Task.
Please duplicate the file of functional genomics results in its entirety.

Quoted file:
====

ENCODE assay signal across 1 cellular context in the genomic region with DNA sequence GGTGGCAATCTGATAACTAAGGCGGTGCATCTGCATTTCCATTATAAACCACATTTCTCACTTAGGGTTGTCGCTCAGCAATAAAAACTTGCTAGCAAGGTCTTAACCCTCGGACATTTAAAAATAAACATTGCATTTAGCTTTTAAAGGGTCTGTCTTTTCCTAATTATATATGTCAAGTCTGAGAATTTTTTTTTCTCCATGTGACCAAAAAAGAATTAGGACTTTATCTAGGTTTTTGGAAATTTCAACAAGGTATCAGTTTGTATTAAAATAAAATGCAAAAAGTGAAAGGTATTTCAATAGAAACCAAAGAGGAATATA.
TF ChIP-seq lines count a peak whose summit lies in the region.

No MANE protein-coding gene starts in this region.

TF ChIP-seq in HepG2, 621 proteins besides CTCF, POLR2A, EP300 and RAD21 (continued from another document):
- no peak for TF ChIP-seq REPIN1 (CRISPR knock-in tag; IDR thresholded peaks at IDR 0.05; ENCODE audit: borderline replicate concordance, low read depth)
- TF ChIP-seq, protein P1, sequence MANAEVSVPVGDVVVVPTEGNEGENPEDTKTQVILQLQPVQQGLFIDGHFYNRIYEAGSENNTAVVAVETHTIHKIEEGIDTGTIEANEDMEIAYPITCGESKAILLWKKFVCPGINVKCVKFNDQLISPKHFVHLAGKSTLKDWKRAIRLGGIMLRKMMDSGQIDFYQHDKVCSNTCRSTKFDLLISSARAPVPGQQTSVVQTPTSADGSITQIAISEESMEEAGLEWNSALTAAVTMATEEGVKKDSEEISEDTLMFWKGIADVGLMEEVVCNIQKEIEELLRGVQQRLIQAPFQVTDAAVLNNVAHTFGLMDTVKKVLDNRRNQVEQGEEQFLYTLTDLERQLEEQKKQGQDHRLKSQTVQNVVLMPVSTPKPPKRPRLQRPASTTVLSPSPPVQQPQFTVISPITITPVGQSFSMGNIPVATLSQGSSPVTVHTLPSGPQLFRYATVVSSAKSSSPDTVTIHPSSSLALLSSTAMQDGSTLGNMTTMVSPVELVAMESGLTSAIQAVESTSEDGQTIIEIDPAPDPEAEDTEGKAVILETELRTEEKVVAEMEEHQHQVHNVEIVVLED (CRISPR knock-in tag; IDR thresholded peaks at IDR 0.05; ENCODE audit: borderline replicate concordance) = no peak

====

ENCODE assay signal across 1 cellular context in the genomic region with DNA sequence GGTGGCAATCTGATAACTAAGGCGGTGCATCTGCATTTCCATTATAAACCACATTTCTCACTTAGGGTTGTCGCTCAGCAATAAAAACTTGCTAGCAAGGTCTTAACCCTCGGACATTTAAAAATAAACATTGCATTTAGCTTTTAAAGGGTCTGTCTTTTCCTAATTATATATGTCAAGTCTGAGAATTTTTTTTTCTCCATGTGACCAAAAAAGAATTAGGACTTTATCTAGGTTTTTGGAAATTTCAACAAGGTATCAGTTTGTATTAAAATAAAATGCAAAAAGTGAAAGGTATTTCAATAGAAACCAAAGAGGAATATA.
TF ChIP-seq lines count a peak whose summit lies in the region.

No MANE protein-coding gene starts in this region.

TF ChIP-seq in HepG2, 621 proteins besides CTCF, POLR2A, EP300 and RAD21 (continued from another document):
- no peak for TF ChIP-seq REPIN1 (CRISPR knock-in tag; IDR thresholded peaks at IDR 0.05; ENCODE audit: borderline replicate concordance, low read depth)
- TF ChIP-seq, protein P1, sequence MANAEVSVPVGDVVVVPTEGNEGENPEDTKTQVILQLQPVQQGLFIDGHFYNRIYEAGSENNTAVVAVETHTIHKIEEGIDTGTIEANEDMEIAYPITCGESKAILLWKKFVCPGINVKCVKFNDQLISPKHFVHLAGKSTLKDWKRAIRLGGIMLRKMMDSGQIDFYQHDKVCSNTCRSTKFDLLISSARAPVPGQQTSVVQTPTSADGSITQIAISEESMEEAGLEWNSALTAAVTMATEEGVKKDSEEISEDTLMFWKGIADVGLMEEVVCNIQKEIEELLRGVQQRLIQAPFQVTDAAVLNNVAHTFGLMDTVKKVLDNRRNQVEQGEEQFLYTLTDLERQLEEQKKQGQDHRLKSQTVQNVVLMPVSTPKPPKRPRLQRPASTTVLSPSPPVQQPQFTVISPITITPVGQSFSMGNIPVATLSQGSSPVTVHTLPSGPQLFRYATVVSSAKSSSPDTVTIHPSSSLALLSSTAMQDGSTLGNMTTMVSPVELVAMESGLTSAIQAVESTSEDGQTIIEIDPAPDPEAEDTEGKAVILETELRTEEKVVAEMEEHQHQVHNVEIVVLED (CRISPR knock-in tag; IDR thresholded peaks at IDR 0.05; ENCODE audit: borderline replicate concordance) = no peak